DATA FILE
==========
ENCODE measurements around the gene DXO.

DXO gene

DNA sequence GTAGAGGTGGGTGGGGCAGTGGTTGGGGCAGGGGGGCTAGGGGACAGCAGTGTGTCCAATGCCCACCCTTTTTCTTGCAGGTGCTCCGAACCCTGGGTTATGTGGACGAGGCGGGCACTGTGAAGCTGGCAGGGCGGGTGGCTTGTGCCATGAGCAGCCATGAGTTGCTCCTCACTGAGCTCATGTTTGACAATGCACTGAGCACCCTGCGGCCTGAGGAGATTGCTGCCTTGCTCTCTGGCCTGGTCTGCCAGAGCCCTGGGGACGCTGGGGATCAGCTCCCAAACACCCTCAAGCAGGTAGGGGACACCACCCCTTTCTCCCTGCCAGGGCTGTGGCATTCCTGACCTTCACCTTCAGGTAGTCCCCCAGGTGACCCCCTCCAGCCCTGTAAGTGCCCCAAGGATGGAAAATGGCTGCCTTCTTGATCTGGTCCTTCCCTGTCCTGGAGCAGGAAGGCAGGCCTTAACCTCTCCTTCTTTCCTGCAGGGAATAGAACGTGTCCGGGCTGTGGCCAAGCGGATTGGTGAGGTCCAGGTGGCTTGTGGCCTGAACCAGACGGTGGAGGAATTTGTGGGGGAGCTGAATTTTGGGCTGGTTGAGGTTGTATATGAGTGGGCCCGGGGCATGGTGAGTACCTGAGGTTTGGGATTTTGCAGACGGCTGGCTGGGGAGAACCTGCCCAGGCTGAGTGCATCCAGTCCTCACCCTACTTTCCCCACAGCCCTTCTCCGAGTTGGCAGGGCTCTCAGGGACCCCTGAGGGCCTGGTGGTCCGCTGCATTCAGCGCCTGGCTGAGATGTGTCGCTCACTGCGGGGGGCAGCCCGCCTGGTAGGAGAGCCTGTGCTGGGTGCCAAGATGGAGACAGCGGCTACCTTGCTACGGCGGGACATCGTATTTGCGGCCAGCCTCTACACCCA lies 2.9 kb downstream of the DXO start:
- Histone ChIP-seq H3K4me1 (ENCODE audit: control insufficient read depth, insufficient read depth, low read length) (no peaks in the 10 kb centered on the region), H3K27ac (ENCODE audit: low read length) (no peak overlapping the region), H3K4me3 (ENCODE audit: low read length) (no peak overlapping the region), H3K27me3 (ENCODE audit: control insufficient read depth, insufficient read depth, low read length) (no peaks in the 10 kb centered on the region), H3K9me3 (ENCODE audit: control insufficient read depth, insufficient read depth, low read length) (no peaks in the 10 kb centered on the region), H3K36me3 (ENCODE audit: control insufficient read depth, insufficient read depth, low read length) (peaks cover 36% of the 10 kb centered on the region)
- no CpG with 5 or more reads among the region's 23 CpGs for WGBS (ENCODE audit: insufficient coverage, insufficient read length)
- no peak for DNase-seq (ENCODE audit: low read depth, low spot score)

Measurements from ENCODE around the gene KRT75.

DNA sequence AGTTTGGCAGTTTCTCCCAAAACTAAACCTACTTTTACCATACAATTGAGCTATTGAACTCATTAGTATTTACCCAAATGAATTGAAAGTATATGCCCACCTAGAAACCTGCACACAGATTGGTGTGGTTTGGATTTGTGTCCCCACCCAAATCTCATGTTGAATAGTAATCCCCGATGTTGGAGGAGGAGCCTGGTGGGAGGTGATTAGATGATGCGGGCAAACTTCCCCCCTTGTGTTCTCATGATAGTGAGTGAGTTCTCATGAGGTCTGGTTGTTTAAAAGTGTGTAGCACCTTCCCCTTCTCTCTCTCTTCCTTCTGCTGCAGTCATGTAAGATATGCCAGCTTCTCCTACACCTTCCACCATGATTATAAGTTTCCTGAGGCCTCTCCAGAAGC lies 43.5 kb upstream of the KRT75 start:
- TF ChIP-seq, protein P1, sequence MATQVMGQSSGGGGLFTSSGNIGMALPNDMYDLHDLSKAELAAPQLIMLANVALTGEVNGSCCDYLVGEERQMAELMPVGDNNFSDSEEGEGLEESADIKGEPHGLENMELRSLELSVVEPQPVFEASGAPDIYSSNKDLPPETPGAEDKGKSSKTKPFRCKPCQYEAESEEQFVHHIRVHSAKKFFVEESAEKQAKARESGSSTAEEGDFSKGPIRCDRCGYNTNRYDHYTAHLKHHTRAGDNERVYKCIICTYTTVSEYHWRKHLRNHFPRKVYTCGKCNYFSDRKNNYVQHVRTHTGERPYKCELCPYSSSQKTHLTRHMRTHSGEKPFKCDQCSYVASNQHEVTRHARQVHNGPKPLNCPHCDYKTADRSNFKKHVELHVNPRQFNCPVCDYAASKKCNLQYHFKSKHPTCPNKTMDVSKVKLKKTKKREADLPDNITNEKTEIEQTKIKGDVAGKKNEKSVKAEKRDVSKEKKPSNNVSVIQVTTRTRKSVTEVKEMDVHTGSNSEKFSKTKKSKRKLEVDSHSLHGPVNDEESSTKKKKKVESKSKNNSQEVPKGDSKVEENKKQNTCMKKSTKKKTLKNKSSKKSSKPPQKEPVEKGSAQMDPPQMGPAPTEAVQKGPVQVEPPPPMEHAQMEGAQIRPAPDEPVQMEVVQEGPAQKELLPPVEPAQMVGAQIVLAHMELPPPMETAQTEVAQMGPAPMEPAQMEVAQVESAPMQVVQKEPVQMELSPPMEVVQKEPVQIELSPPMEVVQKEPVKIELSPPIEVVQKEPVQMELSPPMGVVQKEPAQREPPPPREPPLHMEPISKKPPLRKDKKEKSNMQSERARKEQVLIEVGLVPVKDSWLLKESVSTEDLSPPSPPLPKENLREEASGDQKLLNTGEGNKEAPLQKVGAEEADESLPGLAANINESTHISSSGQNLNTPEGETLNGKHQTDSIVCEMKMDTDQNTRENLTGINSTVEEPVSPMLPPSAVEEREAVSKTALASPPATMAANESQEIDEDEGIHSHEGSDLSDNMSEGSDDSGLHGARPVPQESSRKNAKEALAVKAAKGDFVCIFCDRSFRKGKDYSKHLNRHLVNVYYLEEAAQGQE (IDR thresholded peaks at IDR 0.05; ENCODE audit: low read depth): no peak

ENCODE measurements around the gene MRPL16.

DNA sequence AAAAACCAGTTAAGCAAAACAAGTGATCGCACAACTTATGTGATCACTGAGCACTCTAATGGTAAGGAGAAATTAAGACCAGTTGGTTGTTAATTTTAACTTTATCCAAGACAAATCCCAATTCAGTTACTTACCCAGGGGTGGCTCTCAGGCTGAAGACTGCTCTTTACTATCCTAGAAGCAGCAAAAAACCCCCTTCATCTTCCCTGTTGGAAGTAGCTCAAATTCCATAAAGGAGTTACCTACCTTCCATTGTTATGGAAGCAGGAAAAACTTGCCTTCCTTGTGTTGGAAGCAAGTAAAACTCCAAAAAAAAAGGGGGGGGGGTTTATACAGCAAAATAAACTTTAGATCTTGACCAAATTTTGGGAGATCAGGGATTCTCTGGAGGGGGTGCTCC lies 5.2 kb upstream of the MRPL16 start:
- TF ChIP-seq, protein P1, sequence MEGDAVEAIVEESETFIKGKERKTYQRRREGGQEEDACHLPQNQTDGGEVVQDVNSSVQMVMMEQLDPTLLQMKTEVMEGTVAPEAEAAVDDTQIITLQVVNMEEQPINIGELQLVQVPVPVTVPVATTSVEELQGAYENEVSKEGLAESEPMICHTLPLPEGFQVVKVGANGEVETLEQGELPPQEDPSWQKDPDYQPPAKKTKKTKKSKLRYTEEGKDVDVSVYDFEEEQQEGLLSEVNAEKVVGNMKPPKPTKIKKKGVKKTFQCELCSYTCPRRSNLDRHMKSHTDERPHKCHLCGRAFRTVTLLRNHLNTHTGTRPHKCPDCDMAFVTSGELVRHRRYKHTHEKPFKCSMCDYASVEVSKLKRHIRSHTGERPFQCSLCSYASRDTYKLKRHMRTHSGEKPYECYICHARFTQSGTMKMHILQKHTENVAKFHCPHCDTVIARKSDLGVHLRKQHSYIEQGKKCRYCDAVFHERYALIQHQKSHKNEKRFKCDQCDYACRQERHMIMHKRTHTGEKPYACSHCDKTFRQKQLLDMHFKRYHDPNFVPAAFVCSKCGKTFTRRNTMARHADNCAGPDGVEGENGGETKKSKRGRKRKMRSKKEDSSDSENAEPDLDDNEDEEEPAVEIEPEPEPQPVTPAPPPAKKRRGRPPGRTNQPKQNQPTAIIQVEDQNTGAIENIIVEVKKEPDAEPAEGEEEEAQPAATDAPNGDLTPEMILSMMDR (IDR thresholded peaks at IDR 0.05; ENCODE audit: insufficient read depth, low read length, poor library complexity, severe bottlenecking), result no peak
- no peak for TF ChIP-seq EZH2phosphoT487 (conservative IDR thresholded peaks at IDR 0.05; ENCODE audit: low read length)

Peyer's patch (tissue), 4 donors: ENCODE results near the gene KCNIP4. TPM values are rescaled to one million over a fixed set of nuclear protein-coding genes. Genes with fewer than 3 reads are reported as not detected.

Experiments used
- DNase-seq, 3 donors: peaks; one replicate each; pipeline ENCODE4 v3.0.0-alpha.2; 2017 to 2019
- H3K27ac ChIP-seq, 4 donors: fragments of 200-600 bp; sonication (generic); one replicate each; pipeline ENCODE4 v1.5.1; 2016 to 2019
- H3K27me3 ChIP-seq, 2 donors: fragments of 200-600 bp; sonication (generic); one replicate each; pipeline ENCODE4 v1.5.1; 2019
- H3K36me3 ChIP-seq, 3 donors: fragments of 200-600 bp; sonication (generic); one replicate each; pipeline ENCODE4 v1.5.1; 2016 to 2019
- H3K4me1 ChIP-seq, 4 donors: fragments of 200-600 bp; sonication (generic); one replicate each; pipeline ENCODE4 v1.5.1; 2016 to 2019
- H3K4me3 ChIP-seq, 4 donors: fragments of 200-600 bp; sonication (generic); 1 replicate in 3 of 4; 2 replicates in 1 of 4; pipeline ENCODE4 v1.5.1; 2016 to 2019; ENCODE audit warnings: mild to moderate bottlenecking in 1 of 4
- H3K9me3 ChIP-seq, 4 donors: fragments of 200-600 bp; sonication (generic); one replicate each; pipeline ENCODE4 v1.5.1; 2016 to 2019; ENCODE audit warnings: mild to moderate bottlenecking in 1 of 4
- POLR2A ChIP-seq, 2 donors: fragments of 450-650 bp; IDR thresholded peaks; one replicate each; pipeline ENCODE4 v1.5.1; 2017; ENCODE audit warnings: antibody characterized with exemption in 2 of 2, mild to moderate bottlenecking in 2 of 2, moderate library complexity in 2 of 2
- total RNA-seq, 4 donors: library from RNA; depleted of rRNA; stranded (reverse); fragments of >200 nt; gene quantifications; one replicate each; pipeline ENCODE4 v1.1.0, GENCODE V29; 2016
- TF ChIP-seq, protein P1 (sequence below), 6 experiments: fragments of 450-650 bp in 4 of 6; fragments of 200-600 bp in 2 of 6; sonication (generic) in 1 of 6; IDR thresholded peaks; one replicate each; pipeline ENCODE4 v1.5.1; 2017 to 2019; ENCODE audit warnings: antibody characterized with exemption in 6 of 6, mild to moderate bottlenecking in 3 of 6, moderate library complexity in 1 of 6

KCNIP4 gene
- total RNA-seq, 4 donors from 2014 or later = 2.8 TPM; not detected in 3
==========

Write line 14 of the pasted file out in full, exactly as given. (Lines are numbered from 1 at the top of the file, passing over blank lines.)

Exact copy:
Peyer's patch (tissue), 4 donors: ENCODE results near the gene KCNIP4. TPM values are rescaled to one million over a fixed set of nuclear protein-coding genes. Genes with fewer than 3 reads are reported as not detected.